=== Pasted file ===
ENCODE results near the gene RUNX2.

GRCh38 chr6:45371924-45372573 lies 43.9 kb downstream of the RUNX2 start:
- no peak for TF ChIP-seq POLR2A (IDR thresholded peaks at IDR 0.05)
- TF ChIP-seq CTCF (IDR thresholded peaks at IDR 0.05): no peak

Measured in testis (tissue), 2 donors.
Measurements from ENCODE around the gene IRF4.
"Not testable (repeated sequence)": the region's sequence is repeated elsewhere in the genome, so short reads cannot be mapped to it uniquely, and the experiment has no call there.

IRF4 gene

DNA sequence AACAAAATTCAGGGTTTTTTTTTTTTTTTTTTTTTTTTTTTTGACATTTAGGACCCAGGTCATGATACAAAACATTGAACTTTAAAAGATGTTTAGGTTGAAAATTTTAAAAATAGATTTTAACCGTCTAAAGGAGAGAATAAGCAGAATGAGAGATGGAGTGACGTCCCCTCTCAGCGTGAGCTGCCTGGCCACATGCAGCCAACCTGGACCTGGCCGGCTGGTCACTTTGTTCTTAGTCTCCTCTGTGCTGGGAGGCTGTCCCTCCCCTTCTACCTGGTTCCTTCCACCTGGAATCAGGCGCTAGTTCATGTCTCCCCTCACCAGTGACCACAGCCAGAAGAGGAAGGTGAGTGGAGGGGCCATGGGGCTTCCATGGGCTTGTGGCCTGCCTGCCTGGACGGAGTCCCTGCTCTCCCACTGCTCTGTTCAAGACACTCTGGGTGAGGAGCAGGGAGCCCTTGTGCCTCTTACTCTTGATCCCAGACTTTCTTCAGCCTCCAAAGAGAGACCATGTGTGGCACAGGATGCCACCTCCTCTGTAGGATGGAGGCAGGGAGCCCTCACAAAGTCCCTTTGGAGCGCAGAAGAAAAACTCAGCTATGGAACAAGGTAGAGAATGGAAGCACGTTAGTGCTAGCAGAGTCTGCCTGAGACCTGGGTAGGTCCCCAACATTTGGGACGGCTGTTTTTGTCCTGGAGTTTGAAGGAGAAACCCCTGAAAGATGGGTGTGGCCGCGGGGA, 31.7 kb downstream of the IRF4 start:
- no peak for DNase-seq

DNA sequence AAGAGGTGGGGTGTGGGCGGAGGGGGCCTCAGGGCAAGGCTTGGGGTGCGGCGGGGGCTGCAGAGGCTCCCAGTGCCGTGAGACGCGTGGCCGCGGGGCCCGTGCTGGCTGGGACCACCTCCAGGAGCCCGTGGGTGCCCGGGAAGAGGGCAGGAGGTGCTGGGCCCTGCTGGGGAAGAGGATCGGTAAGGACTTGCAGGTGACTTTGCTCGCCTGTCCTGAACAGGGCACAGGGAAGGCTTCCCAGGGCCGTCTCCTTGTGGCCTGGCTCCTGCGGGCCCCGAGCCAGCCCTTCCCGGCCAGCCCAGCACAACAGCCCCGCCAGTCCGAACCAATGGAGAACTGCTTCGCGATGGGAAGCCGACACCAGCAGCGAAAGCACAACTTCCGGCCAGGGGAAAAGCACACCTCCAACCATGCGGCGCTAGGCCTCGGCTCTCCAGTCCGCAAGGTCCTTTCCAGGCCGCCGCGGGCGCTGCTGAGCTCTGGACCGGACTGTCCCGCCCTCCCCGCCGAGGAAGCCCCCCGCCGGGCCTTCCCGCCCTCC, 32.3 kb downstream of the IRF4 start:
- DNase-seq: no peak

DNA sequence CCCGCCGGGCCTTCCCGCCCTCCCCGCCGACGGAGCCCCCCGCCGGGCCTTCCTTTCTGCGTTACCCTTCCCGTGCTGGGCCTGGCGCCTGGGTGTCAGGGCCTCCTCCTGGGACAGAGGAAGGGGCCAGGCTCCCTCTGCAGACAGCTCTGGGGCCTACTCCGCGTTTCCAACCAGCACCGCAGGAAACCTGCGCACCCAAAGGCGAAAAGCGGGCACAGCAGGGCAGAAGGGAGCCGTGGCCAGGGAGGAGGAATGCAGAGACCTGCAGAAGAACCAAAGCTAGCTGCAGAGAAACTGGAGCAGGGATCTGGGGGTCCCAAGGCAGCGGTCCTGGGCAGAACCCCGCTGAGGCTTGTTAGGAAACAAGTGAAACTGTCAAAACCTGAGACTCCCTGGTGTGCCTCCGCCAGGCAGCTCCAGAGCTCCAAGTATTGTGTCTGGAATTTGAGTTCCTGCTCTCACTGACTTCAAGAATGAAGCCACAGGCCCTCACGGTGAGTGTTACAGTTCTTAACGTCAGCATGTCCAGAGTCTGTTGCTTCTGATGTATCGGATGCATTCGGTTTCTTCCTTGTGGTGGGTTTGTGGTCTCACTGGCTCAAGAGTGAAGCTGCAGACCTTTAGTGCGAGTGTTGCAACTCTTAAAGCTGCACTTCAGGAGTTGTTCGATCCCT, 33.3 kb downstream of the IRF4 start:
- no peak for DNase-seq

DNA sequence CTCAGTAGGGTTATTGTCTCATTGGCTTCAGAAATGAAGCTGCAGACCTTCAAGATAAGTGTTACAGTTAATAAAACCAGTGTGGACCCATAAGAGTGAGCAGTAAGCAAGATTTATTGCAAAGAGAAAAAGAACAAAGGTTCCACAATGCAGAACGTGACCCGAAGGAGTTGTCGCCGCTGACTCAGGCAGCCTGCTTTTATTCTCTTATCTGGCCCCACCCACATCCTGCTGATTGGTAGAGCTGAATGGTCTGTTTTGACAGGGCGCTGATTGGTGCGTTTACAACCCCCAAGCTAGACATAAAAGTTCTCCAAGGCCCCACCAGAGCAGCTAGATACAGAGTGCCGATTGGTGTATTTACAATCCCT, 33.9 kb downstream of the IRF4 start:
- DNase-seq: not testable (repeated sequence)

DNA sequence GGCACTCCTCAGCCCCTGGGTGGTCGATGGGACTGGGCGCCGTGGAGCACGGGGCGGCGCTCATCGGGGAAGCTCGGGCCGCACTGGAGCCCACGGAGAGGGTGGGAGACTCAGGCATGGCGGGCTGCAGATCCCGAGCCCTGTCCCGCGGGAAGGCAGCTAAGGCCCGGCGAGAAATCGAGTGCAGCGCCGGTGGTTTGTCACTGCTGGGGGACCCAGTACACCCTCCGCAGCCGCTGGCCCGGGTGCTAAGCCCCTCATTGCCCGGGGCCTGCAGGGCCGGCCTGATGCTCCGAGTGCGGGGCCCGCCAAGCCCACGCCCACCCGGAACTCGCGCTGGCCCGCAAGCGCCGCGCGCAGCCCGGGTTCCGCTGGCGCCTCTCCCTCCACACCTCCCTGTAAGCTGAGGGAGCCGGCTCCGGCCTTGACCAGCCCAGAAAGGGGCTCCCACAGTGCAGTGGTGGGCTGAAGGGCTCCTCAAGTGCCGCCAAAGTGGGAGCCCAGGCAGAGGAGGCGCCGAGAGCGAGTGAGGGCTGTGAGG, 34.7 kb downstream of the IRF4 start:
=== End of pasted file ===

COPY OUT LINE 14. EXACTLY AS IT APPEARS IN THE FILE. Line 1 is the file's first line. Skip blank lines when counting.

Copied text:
- no peak for DNase-seq